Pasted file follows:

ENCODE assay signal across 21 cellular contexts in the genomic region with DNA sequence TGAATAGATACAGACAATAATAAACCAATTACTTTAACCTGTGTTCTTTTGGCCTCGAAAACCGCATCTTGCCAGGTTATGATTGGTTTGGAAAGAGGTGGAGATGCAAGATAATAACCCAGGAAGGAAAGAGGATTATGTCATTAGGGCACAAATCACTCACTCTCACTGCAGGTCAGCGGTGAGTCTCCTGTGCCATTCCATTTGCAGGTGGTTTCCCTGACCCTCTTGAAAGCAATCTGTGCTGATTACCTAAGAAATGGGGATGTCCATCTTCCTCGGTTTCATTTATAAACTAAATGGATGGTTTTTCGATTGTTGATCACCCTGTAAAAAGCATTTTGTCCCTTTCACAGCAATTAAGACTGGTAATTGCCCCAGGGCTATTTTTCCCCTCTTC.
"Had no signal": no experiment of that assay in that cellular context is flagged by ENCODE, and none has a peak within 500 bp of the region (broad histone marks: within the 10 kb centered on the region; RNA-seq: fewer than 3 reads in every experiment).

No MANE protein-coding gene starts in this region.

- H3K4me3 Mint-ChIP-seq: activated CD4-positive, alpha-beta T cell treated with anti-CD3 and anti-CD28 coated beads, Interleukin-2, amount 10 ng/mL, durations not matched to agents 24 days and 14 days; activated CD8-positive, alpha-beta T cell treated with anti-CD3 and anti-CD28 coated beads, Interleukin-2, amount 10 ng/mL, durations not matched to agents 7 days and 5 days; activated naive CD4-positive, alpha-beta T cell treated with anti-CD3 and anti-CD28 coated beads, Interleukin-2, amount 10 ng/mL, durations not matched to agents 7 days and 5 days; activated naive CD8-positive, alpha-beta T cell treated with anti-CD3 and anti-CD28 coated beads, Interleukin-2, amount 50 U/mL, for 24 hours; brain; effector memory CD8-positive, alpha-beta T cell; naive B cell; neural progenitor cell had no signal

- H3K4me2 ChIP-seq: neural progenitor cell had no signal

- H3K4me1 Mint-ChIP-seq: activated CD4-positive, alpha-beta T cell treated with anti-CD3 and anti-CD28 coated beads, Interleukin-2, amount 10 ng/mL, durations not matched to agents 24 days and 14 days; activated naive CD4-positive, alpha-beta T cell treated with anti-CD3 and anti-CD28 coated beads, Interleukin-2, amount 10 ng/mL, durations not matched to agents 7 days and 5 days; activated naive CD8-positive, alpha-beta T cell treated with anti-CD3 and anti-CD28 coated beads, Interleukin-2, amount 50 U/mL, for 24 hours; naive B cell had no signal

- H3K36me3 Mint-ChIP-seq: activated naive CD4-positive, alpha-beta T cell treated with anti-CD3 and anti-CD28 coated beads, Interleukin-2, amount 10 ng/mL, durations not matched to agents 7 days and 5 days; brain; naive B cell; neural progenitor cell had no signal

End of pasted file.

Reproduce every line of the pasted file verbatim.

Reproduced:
ENCODE assay signal across 21 cellular contexts in the genomic region with DNA sequence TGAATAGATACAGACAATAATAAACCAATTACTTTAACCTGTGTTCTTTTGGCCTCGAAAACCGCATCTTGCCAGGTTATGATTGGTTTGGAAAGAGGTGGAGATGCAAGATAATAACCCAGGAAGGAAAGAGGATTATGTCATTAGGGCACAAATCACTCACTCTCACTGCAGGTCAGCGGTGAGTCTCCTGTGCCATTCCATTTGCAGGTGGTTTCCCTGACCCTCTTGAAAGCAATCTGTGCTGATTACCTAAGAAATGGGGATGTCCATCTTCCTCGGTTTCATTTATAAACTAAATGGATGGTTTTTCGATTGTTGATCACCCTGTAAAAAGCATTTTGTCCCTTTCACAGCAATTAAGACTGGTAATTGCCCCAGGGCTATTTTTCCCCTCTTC.
"Had no signal": no experiment of that assay in that cellular context is flagged by ENCODE, and none has a peak within 500 bp of the region (broad histone marks: within the 10 kb centered on the region; RNA-seq: fewer than 3 reads in every experiment).

No MANE protein-coding gene starts in this region.

- H3K4me3 Mint-ChIP-seq: activated CD4-positive, alpha-beta T cell treated with anti-CD3 and anti-CD28 coated beads, Interleukin-2, amount 10 ng/mL, durations not matched to agents 24 days and 14 days; activated CD8-positive, alpha-beta T cell treated with anti-CD3 and anti-CD28 coated beads, Interleukin-2, amount 10 ng/mL, durations not matched to agents 7 days and 5 days; activated naive CD4-positive, alpha-beta T cell treated with anti-CD3 and anti-CD28 coated beads, Interleukin-2, amount 10 ng/mL, durations not matched to agents 7 days and 5 days; activated naive CD8-positive, alpha-beta T cell treated with anti-CD3 and anti-CD28 coated beads, Interleukin-2, amount 50 U/mL, for 24 hours; brain; effector memory CD8-positive, alpha-beta T cell; naive B cell; neural progenitor cell had no signal

- H3K4me2 ChIP-seq: neural progenitor cell had no signal

- H3K4me1 Mint-ChIP-seq: activated CD4-positive, alpha-beta T cell treated with anti-CD3 and anti-CD28 coated beads, Interleukin-2, amount 10 ng/mL, durations not matched to agents 24 days and 14 days; activated naive CD4-positive, alpha-beta T cell treated with anti-CD3 and anti-CD28 coated beads, Interleukin-2, amount 10 ng/mL, durations not matched to agents 7 days and 5 days; activated naive CD8-positive, alpha-beta T cell treated with anti-CD3 and anti-CD28 coated beads, Interleukin-2, amount 50 U/mL, for 24 hours; naive B cell had no signal

- H3K36me3 Mint-ChIP-seq: activated naive CD4-positive, alpha-beta T cell treated with anti-CD3 and anti-CD28 coated beads, Interleukin-2, amount 10 ng/mL, durations not matched to agents 7 days and 5 days; brain; naive B cell; neural progenitor cell had no signal